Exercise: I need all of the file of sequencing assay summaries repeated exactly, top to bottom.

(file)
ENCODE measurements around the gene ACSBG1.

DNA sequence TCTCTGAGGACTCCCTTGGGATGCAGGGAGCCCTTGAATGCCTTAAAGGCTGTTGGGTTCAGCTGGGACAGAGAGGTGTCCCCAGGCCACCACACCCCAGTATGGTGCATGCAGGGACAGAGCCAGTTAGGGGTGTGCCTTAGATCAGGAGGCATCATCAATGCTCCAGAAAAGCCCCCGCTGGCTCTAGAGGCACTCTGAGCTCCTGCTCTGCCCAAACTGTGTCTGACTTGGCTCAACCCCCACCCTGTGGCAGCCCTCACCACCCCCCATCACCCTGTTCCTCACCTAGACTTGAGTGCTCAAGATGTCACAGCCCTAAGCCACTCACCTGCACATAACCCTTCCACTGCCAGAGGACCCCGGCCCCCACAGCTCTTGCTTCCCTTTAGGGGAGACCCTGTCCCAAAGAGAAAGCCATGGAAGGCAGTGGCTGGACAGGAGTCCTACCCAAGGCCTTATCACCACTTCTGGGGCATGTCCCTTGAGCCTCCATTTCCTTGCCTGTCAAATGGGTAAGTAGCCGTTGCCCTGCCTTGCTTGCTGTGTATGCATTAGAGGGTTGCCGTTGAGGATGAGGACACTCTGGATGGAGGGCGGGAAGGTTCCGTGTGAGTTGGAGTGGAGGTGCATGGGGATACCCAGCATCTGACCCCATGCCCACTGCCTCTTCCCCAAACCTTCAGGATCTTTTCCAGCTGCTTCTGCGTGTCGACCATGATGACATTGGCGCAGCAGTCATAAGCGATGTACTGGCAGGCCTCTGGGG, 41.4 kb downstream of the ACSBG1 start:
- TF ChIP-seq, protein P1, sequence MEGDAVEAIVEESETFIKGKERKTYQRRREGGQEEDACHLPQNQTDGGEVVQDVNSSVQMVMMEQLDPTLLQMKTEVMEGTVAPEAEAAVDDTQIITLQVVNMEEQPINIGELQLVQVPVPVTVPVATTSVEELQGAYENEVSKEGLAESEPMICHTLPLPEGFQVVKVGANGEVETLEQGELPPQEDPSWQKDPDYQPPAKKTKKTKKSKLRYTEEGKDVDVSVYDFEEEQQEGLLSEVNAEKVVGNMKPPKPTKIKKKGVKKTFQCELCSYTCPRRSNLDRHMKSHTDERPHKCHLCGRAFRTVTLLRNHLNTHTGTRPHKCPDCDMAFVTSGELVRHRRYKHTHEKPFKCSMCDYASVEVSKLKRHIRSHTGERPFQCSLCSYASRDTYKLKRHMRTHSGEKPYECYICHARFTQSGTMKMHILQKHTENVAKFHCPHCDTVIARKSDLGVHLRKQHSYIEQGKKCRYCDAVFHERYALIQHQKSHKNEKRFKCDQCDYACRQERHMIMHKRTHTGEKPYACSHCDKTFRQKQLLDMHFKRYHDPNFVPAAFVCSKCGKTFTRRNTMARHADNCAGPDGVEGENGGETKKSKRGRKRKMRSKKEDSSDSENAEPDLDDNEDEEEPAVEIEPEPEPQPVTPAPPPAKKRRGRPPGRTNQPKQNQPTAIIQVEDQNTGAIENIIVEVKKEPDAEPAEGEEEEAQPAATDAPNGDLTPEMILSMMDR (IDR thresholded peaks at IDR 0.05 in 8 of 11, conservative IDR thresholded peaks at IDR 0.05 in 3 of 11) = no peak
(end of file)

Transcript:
ENCODE measurements around the gene ACSBG1.

DNA sequence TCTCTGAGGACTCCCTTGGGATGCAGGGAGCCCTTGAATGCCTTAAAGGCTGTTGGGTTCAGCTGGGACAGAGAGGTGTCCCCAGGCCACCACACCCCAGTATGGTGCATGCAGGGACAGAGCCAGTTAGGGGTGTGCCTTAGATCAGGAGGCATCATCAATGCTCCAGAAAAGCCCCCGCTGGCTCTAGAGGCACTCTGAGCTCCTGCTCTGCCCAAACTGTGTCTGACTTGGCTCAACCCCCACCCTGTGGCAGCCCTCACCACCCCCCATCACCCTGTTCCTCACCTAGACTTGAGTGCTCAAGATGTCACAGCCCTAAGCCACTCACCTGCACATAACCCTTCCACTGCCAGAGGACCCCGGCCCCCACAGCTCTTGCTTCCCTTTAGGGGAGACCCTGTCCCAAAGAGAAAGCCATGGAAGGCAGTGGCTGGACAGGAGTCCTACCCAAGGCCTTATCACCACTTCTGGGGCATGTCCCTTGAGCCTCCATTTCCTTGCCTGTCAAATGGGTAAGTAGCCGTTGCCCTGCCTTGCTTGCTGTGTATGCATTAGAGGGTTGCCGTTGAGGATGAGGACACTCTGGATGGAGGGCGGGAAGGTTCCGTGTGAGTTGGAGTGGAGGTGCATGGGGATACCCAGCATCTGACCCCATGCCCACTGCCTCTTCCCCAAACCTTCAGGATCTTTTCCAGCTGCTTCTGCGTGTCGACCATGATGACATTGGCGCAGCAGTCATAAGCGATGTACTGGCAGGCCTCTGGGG, 41.4 kb downstream of the ACSBG1 start:
- TF ChIP-seq, protein P1, sequence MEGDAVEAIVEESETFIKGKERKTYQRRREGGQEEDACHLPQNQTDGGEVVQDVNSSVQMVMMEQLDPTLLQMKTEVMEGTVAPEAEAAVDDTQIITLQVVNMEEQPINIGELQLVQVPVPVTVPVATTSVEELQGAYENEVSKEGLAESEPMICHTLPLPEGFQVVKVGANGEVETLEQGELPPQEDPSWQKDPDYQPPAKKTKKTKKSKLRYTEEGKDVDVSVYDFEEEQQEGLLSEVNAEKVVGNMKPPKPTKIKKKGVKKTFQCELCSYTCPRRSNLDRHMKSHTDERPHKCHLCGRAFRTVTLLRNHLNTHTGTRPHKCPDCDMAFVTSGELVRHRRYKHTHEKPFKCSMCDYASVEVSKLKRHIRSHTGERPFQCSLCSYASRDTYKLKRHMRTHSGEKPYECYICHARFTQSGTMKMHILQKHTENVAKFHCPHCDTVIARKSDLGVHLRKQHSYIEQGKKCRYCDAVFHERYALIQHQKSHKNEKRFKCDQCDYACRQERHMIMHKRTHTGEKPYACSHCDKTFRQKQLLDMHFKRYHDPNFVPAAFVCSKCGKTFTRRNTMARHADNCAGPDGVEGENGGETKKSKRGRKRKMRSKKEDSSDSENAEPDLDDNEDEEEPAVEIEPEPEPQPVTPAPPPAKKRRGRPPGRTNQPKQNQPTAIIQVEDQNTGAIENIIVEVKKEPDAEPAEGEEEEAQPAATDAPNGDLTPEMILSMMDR (IDR thresholded peaks at IDR 0.05 in 8 of 11, conservative IDR thresholded peaks at IDR 0.05 in 3 of 11) = no peak